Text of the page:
5. JustaSinner says:

    I always ask that the most forgotten soul in Purgatory be forgiven. Guess maybe when it is my time, someone will do the same for me. Kind of hope God hears and maybe, kinda, just ish, once grants my prayer. Would love to meet said soul in Heavan when I’m through…like an ultimate BFF?

  6. TonyO says:

    I have a possible answer for Phillipe, but I am not positive it is right and I ask others who may have more definitive information to correct me if I am wrong.

    The critical distinction, I think, is this: it is one thing to be free of attachments to sin, and another thing to be free of inordinate attachments to worldly goods. If these are distinct, then it is possible to be free of attachments to sin while still working on the inordinate attachments to worldly goods.

    Here are a couple examples to show the differences. Suppose you have been in the habit of viewing pornography. You might sometimes form the intention of remorse for past sins, and even (with considerable effort) form the intention of not giving in to the temptation in the future, but you do not (yet) wish to even no longer desire the sinful behavior. That willingness to remain tied to the desire for the sinful acts is an attachment to sin.

    On the other hand, suppose that in most matters of food you are relatively modest in how you eat, but you find that you regularly are inordinate about chocolate, you overeat chocolate with some frequency. You may well have remorse for the past acts of over-eating chocolate, and form an intention never to do so again, while realizing and respecting the fact that you have a weakness for chocolate and more likely than not you will sin again in this matter. The difference here is that eating chocolate is not a sin, it is the inordinate act of eating TOO MUCH chocolate that is a sin, and a “desire for chocolate” is not an attachment to a sin. The desire for chocolate is a desire for a good, and the attachment is inordinate in that it is too strong an attachment, but it remains an attachment to a good, not an attachment to sin. The disorder is in the degree or manner of attachment (i.e. not subordinated to the right order of goods), not in the mere fact of the attachment.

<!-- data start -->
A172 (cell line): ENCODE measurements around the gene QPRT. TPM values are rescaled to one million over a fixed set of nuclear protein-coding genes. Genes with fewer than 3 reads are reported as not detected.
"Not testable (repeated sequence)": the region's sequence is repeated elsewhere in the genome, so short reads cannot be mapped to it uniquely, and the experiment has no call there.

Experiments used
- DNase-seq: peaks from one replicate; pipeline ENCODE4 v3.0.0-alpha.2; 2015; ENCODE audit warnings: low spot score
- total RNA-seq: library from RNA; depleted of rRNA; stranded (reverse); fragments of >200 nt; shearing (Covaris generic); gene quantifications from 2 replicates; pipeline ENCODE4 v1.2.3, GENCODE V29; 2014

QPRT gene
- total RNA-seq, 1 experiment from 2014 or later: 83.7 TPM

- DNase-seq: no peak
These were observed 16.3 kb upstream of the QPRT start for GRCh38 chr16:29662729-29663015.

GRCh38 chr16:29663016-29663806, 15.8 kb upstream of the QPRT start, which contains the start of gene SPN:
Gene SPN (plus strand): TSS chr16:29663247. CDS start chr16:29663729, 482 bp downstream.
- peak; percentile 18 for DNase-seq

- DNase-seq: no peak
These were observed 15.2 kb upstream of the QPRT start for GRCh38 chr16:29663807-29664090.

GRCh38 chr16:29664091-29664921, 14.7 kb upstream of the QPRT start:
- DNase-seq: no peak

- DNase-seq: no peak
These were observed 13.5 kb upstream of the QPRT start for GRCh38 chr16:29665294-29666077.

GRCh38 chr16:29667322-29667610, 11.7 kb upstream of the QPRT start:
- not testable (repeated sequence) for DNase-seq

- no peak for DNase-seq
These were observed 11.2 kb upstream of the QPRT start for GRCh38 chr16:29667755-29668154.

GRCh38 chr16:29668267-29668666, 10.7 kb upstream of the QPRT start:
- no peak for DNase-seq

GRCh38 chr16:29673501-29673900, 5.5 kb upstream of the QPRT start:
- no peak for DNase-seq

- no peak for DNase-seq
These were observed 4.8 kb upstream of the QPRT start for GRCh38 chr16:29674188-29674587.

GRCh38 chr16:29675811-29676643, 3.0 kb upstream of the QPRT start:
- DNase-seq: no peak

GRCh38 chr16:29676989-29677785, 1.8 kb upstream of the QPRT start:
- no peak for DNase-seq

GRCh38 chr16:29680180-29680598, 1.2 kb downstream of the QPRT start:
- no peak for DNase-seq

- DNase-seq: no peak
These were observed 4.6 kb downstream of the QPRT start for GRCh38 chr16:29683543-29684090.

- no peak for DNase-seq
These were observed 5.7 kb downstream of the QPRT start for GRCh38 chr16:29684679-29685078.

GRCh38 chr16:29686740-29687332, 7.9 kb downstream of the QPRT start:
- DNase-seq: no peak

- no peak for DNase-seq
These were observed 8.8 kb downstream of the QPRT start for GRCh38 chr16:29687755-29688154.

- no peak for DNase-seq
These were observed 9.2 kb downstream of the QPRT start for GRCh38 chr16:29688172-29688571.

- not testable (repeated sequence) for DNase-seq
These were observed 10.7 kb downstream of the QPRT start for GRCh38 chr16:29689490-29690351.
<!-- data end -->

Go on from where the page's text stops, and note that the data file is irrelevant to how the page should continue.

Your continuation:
People who have deep-seated vices, or who have had them in the past and are in the process of overcoming them, may have a very great difficulty getting to the point of being free of any attachment to sin. For others, I believe, it is a more realistic goal in this life even if we still fall short of true sanctity. And besides that, all things are possible with God, including achieving freedom from inordinate attachments. We ought to hope for that even if we don’t have an expectation of success in this life.

  7. LeeGilbert says:

    Related question regarding the confession of past sins:

    Somewhere, I think it was in Eugene Boylan’s This Tremendous Lover, I read that it is helpful to confess previously confessed sins as a way of humbling ourselves, preventing their further recurrence, loosening our attachment to them etc. And to me this makes perfect sense, since when I stone my confessor with the popcorn of my senectitude ( h/t Fulton Sheen), how is this humbling or difficult or meritorious? In fact, it may convey the impression of relative innocence and be an attempt at vainglory! And moreover, it is the way I was instructed to confess my sins: ” Father, my last confession was a month ago. Since that time I have been guilty of a, b and c. And, as a sin of my past life, I mention the sin of d.” For using this form I was commended by an ancient priest of an illustrious order, “Thank you,” he said, “For using the correct form.”